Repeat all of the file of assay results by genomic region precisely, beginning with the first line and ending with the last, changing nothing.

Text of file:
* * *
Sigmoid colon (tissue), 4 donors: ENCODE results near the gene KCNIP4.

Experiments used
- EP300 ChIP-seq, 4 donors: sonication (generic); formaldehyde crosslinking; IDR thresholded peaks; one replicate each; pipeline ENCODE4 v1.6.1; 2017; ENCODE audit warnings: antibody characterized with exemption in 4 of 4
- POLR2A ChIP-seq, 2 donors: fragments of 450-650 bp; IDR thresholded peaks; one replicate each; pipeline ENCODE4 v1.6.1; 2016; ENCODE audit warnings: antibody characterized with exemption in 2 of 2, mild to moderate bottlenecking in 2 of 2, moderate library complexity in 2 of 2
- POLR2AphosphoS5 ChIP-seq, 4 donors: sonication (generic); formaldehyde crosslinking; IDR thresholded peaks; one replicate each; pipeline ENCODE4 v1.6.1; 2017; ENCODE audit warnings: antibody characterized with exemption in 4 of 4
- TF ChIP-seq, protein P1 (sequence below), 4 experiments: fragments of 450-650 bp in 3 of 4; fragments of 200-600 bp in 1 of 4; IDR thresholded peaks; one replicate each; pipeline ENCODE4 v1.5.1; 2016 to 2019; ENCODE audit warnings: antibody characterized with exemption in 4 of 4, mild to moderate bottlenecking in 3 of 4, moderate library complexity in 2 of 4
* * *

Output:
Sigmoid colon (tissue), 4 donors: ENCODE results near the gene KCNIP4.

Experiments used
- EP300 ChIP-seq, 4 donors: sonication (generic); formaldehyde crosslinking; IDR thresholded peaks; one replicate each; pipeline ENCODE4 v1.6.1; 2017; ENCODE audit warnings: antibody characterized with exemption in 4 of 4
- POLR2A ChIP-seq, 2 donors: fragments of 450-650 bp; IDR thresholded peaks; one replicate each; pipeline ENCODE4 v1.6.1; 2016; ENCODE audit warnings: antibody characterized with exemption in 2 of 2, mild to moderate bottlenecking in 2 of 2, moderate library complexity in 2 of 2
- POLR2AphosphoS5 ChIP-seq, 4 donors: sonication (generic); formaldehyde crosslinking; IDR thresholded peaks; one replicate each; pipeline ENCODE4 v1.6.1; 2017; ENCODE audit warnings: antibody characterized with exemption in 4 of 4
- TF ChIP-seq, protein P1 (sequence below), 4 experiments: fragments of 450-650 bp in 3 of 4; fragments of 200-600 bp in 1 of 4; IDR thresholded peaks; one replicate each; pipeline ENCODE4 v1.5.1; 2016 to 2019; ENCODE audit warnings: antibody characterized with exemption in 4 of 4, mild to moderate bottlenecking in 3 of 4, moderate library complexity in 2 of 4